Covid drives cybercrime to become "more professional"


The cybercrime ecosystem has become "more structured and professional", due to the huge potential rewards that have emerged during the Covid-19 pandemic.

It's one of three headline trends highlighted by Orange Cyberdefense in its latest Security Navigator report, published today.

Orange said that high profile security breaches, along with heightened awareness across enterprise, has driven end-user awareness of security trends and threats. However, while that would normally be expected to reduce the overall number of attacks, in this case it has driven cyber criminals to become "considerably more structured in 2020".

The result? Cybercrime has become a profession.

The report read: " Being a cybercriminal has become a profession, at least in its organisation.

"Cybercriminals are joining forces to form specialised groups, collaborating and forming an interconnected network. They organise themselves like the companies they target, and use known practices: customer service, malware-as-a-Service, etc."

Analysing 50 billion security events from January to October 2020, the analysis also found there was a constant volume of cyberattacks with "an explosion" of ransomware attacks linked to new business models. Further, there has been an acceleration of IT transformation as a result of the pandemic, creating new risks and security challenges.

"With Security Navigator 2021, our customers and partners have access to our cyber threat analysis. It is based on recognised expertise in threat intelligence and on data collected around the world via the Orange Group's international network," said Hugues Foulon, executive director of strategy and cybersecurity activities at Orange Group.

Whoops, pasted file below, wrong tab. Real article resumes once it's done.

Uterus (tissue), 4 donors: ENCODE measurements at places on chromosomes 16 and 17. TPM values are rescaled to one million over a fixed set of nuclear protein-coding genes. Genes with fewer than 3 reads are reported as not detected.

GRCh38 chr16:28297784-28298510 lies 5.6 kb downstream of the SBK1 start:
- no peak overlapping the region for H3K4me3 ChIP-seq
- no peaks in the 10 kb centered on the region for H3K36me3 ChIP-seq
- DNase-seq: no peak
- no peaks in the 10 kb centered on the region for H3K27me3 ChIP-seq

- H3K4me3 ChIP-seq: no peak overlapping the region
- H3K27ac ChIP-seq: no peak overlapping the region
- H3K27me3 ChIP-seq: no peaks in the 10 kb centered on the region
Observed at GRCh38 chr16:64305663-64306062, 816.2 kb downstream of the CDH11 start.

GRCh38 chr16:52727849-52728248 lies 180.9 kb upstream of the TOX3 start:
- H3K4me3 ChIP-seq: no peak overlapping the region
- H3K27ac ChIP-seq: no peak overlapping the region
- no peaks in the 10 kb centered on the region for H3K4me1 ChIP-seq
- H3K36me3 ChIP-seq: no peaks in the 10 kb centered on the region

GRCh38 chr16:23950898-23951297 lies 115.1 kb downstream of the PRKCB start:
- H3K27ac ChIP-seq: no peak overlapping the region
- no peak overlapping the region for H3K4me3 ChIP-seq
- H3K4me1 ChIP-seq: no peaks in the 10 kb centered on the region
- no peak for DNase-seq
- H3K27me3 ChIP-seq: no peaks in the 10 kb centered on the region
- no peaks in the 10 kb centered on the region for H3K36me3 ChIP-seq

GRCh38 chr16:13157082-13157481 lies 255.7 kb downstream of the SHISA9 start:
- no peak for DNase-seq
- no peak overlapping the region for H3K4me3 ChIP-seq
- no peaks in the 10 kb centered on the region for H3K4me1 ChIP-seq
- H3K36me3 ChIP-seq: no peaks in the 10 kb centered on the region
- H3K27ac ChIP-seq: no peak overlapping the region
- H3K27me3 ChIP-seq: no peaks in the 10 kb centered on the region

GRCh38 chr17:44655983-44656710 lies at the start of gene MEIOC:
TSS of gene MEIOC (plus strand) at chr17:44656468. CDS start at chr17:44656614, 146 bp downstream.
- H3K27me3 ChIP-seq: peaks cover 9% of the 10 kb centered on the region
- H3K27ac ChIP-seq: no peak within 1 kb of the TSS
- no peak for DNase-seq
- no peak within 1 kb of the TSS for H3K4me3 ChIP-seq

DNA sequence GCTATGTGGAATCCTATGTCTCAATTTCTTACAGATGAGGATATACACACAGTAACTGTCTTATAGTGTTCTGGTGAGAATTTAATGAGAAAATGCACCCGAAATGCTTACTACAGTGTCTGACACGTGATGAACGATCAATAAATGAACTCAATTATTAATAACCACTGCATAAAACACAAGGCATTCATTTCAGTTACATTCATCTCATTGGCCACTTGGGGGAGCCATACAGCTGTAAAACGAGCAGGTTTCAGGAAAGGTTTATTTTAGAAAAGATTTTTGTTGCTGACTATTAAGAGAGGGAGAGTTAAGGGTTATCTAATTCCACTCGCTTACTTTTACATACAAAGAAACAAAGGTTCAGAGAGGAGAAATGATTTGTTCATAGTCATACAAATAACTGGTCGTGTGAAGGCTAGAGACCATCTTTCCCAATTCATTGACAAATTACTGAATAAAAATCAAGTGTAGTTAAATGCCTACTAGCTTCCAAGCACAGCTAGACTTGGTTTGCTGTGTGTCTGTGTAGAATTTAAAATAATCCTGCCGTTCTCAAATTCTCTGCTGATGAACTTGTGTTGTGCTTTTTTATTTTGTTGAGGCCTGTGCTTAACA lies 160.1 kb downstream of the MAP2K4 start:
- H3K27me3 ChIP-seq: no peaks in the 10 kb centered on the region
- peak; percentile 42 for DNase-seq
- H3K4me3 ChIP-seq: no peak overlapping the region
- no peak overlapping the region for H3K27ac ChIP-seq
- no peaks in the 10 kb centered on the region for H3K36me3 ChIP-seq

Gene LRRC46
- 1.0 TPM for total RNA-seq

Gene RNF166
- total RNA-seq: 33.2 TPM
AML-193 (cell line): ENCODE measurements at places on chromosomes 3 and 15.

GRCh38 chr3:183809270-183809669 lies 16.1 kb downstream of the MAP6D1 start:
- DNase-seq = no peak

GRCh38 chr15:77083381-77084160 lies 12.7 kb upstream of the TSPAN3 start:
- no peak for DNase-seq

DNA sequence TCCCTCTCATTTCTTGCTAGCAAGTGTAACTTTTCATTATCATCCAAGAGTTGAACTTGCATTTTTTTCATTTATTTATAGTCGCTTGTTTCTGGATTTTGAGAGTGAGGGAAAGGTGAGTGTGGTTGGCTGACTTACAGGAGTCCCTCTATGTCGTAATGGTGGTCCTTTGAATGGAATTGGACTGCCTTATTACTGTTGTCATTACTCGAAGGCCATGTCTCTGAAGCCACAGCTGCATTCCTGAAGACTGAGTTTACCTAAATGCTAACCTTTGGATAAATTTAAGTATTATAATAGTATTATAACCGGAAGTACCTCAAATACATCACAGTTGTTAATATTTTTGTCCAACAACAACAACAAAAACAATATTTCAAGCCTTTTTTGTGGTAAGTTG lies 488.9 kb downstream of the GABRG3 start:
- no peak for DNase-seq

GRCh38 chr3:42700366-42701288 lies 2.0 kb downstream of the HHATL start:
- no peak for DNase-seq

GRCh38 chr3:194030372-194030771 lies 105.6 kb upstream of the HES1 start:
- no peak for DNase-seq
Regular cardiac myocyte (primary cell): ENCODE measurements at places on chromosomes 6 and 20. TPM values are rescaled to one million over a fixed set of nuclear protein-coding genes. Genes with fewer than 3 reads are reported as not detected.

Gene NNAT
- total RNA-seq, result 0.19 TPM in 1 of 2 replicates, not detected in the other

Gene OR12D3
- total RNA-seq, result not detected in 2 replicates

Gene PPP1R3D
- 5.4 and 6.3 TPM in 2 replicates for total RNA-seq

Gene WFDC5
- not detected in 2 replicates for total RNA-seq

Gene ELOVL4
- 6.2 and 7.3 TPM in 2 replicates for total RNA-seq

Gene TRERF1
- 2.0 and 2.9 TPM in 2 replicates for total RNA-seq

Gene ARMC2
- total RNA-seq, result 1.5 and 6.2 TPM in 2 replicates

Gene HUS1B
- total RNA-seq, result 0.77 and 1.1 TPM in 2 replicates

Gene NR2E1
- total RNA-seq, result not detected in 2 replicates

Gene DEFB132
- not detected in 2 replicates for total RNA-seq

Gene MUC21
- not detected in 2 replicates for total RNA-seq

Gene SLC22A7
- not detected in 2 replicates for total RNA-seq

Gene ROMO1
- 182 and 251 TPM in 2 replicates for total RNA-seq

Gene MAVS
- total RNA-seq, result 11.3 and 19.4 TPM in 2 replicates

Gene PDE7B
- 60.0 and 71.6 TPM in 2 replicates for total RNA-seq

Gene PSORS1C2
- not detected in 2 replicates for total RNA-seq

Foulon added: “In a technical context and with organisations shaken by the Covid crisis, this Security Navigator provides a state of the threat that will usefully enlighten corporate decision-makers".

Looking ahead

Despite the changing cybersecurity trends, Orange Cyberdefense said there had not been a "major explosion" in cyberattacks this year. It did, however, say that attacks were targeting users more, particularly via social engineering, which increased from 1% of attacks in 2019 to 5% in 2020.

The most frequent incidents were network and application anomalies (35%), user account anomalies (23%), and malware (20%).

Ransomware actors have also evolved their approach, for example by monetising not only the availability of data but also its confidentiality. Orange Cyberdefense said that in addition to seeing their data encrypted, companies are increasingly under the threat of having some of it publicly disclosed, an approach that allows for "big game hunting" where large companies are targeted, and ransoms amount to millions of euros.

Looking to 2021, Orange Cyberdefense said it expected to see IoT security develop further and, as remote working remains central to the new normal, the report said businesses need to be prepared for attacks to continue to increase